GAMBLING GUIDE

2018 Final Four: How to bet the games

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Down to four teams, March Madness takes center stage in San Antonio Saturday evening. After all the dust has cleared from the turmoil of the initial rounds, we find ourselves with some intriguing matchups from a stylistic perspective. Let's jump right in!

Favorites 42-22 Straight up
Favorites  28-35-1 ATS
Over-Under    27-36-1

Odds to win the NCAA Championship
Villanova -102
Michigan +248
Kansas +390
Loyola Chicago +1260

ATS this season
Loyola-Chicago 23-9-1
Villanova 26-12
Michigan 24-12-2
Kansas 20-16-1

Michigan vs. Loyola (Michigan -5 O/U 129.5)

The Sister Jeans have been nothing short of spectacular, giving fans a Cinderella story to get behind. But, just like any good story, everything must come to an end. This Loyola team has pulled off something only three other teams have accomplished, taking an 11 seed to a final four, the only problem is neither of the other teams were able to advance to the championship game. The Ramblers gameplan is simple:

1) Slow the game down
2) Move the ball around
3) Take smart/efficient shots
4) Use the shot clock
5) limit the transition

The gameplan has worked to perfection thus far, the Ramblers are shooting 52.5 percent from the field and 41.7 percent from long range during this incredible run, all while holding opponents to 42.5 percent shooting and 29.9 percent from deep. Loyola has only scored 70+ in 1 game out of the last 9,  playing right into Michigan's trends, where opponents have failed to surpass 70 points on 28 occasions. During this tournament, they have been even more vexatious, limiting opponent shooting to 37.7 percent from the field. With both teams playing at a slow tempo, and both teams struggling in rebounding, I expect this game to be dictated by late opportunities in the shot clock and extended possessions.

The Pick
Conclusively, the Wolverines will prove to be too big on the inside and the presence of Moe Wagner will serve as the deciding factor in a low scoring game. The Ramblers shoot over 40 percent from deep, but they do it by shooting low volume from behind the arch. Instead, they wait for defenses to get overly aggressive late in shot clocks and punish them for overplaying. Luckily for the Wolverine faithful, Michigan is the best team in the entire nation at limiting opponents from 3.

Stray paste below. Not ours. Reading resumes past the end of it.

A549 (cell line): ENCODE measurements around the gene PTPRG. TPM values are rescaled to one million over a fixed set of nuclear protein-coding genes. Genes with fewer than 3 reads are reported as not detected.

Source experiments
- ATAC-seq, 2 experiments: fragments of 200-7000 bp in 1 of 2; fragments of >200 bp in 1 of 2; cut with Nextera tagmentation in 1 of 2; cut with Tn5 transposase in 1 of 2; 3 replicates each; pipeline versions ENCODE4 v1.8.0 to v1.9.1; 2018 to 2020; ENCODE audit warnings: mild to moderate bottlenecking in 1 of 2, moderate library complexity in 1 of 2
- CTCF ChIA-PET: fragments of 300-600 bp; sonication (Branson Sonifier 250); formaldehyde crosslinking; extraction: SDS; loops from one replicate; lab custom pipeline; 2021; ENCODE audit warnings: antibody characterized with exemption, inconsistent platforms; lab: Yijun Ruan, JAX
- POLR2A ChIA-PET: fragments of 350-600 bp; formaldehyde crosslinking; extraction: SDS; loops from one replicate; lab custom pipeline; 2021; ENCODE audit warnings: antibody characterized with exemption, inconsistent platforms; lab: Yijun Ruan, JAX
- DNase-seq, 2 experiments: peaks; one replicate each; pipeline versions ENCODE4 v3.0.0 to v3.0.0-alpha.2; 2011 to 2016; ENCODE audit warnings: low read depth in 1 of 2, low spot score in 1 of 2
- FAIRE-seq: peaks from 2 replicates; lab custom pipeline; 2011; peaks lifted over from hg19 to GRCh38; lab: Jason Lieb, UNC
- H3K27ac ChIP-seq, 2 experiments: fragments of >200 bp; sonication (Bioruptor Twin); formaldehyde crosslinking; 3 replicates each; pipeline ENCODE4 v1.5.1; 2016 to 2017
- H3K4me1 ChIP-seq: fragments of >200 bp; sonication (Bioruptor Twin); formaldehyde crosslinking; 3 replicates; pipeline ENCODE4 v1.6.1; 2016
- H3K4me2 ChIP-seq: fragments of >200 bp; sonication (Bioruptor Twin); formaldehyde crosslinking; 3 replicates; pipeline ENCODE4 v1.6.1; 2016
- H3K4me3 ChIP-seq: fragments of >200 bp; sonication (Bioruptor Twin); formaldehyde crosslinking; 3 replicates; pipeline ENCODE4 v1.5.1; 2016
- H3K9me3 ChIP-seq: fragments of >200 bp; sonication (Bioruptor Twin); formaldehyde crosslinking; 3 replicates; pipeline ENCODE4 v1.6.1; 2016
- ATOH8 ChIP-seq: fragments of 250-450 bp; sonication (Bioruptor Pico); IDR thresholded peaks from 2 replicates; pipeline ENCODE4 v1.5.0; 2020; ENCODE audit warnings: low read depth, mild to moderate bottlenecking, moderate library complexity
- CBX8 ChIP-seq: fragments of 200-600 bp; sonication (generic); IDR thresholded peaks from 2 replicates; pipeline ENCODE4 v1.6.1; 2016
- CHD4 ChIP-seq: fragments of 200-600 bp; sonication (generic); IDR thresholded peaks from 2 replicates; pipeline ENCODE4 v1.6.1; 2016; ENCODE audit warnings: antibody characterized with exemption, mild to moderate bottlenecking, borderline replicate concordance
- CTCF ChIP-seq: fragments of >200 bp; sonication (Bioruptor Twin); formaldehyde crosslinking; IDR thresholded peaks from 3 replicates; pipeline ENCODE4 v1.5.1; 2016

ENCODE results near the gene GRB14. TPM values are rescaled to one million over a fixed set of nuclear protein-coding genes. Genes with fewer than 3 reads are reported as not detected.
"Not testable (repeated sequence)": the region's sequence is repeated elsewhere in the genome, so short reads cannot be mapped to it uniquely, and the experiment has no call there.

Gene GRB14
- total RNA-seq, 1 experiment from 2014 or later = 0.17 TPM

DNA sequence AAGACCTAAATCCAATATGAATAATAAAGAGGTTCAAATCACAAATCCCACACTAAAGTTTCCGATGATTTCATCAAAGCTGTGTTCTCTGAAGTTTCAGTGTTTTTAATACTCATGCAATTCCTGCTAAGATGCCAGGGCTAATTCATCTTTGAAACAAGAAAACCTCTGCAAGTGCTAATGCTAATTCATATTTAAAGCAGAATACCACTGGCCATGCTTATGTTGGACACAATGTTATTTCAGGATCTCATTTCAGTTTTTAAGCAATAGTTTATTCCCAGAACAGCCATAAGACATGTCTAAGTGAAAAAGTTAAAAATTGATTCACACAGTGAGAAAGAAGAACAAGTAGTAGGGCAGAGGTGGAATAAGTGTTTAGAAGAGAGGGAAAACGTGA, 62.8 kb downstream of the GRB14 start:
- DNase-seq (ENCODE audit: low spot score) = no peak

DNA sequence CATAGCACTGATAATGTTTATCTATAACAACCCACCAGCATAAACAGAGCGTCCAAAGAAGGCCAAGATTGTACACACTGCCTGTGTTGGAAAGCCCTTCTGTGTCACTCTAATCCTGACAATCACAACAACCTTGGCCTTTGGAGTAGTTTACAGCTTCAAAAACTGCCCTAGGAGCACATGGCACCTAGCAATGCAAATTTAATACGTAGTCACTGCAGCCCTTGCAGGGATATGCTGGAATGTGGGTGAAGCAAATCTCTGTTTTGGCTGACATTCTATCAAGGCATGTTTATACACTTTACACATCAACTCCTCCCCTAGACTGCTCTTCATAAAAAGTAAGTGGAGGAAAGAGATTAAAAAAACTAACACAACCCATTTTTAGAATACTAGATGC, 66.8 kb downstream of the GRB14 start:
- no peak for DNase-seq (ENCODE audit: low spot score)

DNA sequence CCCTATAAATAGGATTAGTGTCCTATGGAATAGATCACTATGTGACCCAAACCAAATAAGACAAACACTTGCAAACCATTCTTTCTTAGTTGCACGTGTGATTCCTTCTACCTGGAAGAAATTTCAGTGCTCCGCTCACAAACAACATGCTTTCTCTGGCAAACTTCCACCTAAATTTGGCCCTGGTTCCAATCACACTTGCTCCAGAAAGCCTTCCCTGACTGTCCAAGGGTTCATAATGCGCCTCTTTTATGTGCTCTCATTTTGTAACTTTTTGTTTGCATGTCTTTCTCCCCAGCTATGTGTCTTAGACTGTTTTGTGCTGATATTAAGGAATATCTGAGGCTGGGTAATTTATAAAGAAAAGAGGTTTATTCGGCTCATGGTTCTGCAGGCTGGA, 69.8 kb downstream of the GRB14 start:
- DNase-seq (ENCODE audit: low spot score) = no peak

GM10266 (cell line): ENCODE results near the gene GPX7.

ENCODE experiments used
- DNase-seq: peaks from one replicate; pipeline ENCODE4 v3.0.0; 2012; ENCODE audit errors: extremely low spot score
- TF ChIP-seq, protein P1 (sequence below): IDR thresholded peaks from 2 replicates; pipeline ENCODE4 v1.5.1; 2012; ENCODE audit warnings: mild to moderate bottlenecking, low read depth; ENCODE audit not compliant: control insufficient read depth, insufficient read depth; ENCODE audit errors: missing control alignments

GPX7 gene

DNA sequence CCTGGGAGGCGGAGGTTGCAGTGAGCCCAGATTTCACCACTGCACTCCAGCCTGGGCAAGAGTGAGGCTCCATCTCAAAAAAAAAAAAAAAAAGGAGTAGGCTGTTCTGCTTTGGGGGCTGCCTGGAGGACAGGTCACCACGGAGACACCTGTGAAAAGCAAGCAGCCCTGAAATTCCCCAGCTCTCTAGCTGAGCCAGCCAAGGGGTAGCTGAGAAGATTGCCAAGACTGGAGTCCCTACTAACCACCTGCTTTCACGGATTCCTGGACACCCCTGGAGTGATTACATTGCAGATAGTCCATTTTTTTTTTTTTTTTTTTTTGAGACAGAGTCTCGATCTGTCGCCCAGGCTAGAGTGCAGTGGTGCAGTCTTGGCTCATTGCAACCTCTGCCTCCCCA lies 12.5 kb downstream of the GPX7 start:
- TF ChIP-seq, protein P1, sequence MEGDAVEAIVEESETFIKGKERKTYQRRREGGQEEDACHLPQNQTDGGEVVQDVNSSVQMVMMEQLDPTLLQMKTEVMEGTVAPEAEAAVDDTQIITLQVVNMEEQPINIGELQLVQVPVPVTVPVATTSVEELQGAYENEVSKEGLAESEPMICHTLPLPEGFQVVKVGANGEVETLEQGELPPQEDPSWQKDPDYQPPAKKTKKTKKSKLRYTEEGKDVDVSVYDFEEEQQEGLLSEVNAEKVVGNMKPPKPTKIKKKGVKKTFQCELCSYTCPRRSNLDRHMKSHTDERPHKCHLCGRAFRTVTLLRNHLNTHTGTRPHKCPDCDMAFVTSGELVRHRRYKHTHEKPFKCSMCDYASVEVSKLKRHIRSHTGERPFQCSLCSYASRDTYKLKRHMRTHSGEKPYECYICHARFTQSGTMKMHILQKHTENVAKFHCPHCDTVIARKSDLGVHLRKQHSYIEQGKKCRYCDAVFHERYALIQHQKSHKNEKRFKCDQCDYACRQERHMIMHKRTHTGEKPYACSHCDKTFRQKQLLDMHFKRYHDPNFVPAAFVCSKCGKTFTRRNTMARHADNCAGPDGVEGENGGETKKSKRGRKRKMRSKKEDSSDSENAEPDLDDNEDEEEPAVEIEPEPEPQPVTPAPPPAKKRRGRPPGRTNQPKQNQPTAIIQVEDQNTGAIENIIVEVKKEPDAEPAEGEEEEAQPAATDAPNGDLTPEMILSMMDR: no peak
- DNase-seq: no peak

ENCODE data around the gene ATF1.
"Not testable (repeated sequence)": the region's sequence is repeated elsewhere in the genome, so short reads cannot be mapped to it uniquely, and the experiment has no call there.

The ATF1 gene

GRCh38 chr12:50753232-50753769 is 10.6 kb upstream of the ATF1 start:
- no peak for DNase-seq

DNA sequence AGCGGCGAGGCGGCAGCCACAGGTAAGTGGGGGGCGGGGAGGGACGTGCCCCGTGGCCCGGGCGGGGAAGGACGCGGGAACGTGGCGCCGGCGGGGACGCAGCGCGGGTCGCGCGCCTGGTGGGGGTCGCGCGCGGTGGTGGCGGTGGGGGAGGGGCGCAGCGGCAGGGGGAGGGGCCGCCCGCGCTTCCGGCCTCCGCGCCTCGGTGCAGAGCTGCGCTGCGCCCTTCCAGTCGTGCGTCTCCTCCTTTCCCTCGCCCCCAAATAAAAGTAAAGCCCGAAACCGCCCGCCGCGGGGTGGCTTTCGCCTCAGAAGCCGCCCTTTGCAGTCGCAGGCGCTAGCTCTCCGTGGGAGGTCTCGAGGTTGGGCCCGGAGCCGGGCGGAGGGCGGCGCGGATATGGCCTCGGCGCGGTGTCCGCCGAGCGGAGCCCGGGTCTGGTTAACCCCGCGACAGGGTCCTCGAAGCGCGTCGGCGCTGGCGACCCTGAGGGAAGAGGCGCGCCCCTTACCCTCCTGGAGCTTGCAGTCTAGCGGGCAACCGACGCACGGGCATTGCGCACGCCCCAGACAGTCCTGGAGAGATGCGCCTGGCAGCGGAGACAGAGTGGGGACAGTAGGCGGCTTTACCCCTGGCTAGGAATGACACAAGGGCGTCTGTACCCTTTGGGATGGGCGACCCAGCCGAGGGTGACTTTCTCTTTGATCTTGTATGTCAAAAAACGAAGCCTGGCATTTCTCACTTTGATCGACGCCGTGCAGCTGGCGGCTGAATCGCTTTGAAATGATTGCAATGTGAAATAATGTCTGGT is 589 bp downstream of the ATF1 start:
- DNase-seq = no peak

Michigan -5
1st half -3
1st half Under 59.5

Villanova vs. Kansas Villanova -5 O/U 154.5

Villanova leads the way as the favorite and deservingly so. The Wildcats have won all of their tournament games by double digits and are 4-0 ATS. Even more impressive, Villanova is on a nine-game win streak during the last month, blowing out 8 of their 9 opponents by double digits.  On paper, these teams are very similar:
  

                         Offense | Defense  | Tempo | SOS
Villanova          1                    13            160         16
Kansas              5                   41            150           2

What ultimately will be the factor is the ability of the Wildcats to spread the ball out. In the Elite 8 matchup vs. Texas Tech, they played horribly but still managed to win big and cover the line. They did so by doing other things right and limiting their opponent's strengths. Villanova only ran an eight-man rotation and had five players score double digits. Both teams shot under 35% for the game, but the biggest disparity was on the boards, where the Wildcats dominated 51 to 33. When an efficient team is shooting bad, they must do other things right, and the Wildcats also dominated from the free throw line outshooting Tech by 17 from the charity stripe. Thier opponents, the Kansas Jayhawks, come into this game as 5 point underdogs and as of late they have thrived in that role and are 6-1 straight up and ATS in their last 7 games when getting points.